Exasperated parents often ask me, “Why does my son (or daughter) do his homework and then not turn it in?” These understandably frustrated and confused parents are looking to me for answers, but I must admit that for years, I could not help them.

I just didn’t get it! Homework takes up precious time; if you’re doing homework, you’re not doing something else. boy-doing-homework-180Why forgo playing or talking on the phone or watching TV- for nothing? Why do homework and then not get the credit? How could a student bear the thought of completed homework sitting at home or- even worse- in his backpack?

My students couldn’t explain their thinking to me, and parents kept asking, so I decided to do some research.

WHY STUDENTS COMPLETE HOMEWORK BUT DON’T TURN IT IN

  • They want to look cool. Or, rather, they don’t want to look “uncool” by seeming to care about studying and doing homework. I suppose a report card full of ‘Fs’ looks much better? This kind of thinking often becomes more prevalent in middle and high school.
  • They can’t find it. There are many students that would turn in their homework- if they knew where it was. I teach my own children that their homework is not finished until it is put away in their homework folder, AND the homework folder is put away in their backpack, AND the backpack is put by the back door.
  • They are distracted. Things are going on in class that are much more interesting than what the teacher is saying. There is also an entire universe inside each student’s head: thinking about their latest crush, lunch, recess, the prom, beating the score on a video games, problems at home… how could homework compete with all of that?
  • They are rebelling. What do you do when you feel that your every move is controlled by others? You find something that you can control- like turning in homework. This passive-aggressive behavior usually goes away when students are allowed to be responsible for their own homework (hint, hint).
  • They don’t think it’s a big deal. Students know whether or not their teacher looks at their homework or just slaps a check on it and tosses it in a pile. If homework isn’t important enough to warrant more than a glance (if that), who can blame students for not worrying about turning it in?
  • They figure you’ll take care of it. Why, oh why, does your child think this? Do you call the teacher, make excuses, find their homework and turn it in for them? Well, it’s no wonder, then, that they believe you will rescue them.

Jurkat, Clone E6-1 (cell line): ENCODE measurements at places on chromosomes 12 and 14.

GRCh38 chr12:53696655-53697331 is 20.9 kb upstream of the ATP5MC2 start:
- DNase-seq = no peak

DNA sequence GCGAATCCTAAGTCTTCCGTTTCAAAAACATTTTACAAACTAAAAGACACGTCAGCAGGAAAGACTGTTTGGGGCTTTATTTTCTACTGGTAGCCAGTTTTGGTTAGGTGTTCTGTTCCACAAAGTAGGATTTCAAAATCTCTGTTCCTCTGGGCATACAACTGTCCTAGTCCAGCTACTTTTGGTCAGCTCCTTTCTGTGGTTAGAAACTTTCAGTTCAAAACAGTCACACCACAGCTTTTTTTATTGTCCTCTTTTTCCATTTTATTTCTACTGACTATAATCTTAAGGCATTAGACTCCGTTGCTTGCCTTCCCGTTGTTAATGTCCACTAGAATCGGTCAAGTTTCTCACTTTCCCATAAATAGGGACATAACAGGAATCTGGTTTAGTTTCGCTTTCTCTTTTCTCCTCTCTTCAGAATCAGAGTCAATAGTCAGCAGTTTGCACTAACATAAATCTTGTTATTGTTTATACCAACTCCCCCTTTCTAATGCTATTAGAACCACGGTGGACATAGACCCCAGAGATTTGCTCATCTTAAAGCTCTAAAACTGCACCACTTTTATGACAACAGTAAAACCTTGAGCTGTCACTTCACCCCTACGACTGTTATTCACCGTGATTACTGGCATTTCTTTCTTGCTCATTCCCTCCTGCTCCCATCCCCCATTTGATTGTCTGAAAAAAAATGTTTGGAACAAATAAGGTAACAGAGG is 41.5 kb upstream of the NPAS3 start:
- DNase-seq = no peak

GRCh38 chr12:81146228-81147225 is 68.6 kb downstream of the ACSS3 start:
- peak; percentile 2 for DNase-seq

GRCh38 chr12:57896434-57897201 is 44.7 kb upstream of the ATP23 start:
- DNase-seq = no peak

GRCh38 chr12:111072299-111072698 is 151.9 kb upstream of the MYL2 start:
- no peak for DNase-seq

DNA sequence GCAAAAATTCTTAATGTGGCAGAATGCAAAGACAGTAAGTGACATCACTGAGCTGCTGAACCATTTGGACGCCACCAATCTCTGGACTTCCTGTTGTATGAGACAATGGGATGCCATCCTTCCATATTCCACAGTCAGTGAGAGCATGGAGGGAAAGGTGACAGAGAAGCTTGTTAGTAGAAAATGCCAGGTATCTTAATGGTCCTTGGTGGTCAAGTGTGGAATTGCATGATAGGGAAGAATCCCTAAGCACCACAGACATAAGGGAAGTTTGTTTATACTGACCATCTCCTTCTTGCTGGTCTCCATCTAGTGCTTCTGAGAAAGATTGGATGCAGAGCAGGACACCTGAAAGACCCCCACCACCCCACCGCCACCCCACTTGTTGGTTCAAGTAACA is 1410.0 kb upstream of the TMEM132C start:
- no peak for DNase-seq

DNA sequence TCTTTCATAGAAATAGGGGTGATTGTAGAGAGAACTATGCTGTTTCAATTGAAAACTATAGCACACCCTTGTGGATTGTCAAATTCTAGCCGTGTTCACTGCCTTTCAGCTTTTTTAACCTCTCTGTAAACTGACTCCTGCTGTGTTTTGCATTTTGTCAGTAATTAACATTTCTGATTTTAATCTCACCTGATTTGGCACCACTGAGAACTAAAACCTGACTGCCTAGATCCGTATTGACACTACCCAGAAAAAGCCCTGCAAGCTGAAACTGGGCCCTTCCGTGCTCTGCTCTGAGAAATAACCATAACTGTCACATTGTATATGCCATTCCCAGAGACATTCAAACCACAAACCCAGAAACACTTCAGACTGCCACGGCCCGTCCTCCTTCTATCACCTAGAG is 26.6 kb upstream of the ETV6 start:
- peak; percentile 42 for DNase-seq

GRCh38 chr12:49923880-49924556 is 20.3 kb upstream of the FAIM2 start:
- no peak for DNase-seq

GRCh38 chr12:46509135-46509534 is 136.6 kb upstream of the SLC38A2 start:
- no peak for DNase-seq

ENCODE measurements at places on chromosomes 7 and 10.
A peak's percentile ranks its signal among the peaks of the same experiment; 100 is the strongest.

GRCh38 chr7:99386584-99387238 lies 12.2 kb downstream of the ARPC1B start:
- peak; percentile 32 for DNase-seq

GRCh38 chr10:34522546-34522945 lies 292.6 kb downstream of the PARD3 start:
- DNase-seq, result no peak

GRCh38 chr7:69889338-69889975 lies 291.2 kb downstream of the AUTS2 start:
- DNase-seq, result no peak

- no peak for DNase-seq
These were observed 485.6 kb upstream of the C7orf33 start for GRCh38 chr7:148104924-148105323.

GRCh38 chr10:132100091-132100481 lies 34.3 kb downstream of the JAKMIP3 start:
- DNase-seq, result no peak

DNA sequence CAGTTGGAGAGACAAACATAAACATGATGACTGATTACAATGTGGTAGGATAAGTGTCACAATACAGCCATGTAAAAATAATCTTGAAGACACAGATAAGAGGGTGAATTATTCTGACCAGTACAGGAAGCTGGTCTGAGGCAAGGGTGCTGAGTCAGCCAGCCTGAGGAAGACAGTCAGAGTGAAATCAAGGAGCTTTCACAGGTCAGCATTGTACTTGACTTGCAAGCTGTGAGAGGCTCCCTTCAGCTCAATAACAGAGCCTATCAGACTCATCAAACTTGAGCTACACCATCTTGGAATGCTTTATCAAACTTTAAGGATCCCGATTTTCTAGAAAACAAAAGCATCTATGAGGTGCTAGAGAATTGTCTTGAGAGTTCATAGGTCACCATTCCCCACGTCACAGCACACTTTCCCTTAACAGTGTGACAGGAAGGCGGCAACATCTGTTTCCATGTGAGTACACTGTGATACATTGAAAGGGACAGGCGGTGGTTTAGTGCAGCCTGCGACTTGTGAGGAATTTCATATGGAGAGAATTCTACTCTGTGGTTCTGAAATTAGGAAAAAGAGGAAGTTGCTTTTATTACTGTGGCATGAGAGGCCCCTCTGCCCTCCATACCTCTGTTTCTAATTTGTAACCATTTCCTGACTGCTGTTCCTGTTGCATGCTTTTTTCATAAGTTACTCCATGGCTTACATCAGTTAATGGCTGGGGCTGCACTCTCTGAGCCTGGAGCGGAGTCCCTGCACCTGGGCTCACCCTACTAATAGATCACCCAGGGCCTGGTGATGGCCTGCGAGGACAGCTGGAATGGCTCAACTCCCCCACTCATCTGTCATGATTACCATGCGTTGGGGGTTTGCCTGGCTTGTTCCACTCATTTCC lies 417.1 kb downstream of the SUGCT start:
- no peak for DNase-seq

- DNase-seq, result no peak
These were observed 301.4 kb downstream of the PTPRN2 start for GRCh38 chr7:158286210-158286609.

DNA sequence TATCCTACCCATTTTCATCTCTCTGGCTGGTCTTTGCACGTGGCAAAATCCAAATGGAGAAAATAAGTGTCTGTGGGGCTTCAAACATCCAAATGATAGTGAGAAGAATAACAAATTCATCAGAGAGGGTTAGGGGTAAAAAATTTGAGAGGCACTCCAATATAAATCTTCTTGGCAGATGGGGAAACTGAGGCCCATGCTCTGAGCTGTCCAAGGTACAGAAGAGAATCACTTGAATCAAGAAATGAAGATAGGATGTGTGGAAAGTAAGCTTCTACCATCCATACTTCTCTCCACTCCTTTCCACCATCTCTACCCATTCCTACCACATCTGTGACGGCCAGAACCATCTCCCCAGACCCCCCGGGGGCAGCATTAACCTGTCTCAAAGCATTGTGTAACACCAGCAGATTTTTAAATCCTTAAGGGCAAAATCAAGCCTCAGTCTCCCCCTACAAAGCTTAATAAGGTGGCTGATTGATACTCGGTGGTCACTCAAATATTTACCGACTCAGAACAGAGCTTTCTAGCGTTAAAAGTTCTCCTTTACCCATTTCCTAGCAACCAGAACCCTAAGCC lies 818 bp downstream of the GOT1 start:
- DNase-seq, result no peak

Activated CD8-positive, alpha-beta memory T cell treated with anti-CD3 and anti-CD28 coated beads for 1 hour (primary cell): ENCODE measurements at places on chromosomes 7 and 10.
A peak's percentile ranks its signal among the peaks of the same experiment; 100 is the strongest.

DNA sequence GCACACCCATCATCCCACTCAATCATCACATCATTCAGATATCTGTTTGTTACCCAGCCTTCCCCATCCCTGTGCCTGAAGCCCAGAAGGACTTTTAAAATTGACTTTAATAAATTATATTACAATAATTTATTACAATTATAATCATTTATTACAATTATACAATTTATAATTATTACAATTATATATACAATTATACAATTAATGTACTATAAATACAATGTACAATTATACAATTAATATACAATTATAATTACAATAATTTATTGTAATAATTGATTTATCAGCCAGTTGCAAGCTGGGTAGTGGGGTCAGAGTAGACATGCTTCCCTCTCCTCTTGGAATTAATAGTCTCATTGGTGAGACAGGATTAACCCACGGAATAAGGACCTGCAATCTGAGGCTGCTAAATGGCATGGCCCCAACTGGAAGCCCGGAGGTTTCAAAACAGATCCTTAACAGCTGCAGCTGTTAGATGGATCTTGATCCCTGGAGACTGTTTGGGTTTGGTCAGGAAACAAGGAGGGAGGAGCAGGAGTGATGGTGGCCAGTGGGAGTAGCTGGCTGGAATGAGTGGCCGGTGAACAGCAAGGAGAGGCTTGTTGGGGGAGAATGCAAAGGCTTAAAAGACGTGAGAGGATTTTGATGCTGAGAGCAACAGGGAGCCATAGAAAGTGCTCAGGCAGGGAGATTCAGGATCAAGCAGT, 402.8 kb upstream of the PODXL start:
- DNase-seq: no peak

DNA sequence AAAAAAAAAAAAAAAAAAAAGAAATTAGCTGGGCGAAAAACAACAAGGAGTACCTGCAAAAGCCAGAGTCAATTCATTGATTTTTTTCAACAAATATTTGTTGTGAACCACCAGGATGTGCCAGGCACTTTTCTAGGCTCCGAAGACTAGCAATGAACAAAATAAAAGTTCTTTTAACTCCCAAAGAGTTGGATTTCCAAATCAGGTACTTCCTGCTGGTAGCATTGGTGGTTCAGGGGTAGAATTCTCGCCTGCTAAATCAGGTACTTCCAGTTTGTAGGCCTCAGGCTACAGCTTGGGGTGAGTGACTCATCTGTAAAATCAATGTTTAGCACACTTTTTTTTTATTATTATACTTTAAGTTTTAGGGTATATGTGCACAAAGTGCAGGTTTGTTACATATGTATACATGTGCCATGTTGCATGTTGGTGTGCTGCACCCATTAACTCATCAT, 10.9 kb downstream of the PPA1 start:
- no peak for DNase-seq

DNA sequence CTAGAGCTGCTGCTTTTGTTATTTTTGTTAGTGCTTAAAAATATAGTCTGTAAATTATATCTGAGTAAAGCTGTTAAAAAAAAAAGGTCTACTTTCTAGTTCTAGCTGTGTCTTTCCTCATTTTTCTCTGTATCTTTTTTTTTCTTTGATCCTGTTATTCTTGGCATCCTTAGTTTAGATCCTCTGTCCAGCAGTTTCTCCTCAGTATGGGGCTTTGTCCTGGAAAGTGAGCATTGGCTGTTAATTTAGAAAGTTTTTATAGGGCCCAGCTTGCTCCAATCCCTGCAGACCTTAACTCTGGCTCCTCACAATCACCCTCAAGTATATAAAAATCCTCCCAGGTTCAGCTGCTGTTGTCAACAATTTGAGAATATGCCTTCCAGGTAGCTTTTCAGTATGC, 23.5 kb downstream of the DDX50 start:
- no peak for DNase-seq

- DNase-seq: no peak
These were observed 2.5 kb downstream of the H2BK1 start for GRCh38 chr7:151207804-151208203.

WHAT PARENTS CAN DO

There are a number of things parents can do to help students actually turn in homework:

  1. Show them how to organize their homework. One day, your child might graduate to color-coded folders, but in the beginning, simple is best. I recommend one folder for all completed homework. One place to put homework, one place to find it. What could be easier?
  2. Help them figure out a routine that they can use for each class. Each teacher has different class procedures; some want homework at the beginning of class, some at the end; some have a homework basket, others want homework passed to the front. While this might not seem like a big deal to you, it can be overwhelming for a 14 year-old. Find out if your child can turn in homework the same way for each class. For example, can he hand in homework at the beginning of the class- even if that isn’t the teacher’s regular procedure?
  3. Tell them to turn it in whenever they remember (or find it). Often, a student will realize that they forgot to turn in their homework a few minutes or hours after it was due, but they hold on to it. Explain that a little late is better than not at all.
  4. Find out from the teacher if homework is graded. Yes, we want our children to be responsible, but we also have to pick our battles. If the homework isn’t graded, doesn’t count, the teacher doesn’t look at it- why cause World War III if it’s not turned in?
  5. Let them suffer the consequences. This is the hardest one of all, isn’t it? We don’t want our babies to suffer- to miss recess! We don’t want to see an Incomplete or an D on a report card, do we? But, sometimes that’s what needs to happen for our children to realize that, “Oh, wow! Maybe I should turn in my homework!” If you keep saving them, they won’t ever do it for themselves.

Angela Norton Tyler is the author of the book Tutor Your Child to Reading Success. She is also an educator, business owner and speaker-trainer. This mother of two wears many hats, but the common thread running through them all: empowering parents. Please visit http://www.family-homework-answers.com/homework-manifesto.html today to find out how Angela can help empower you and your family.

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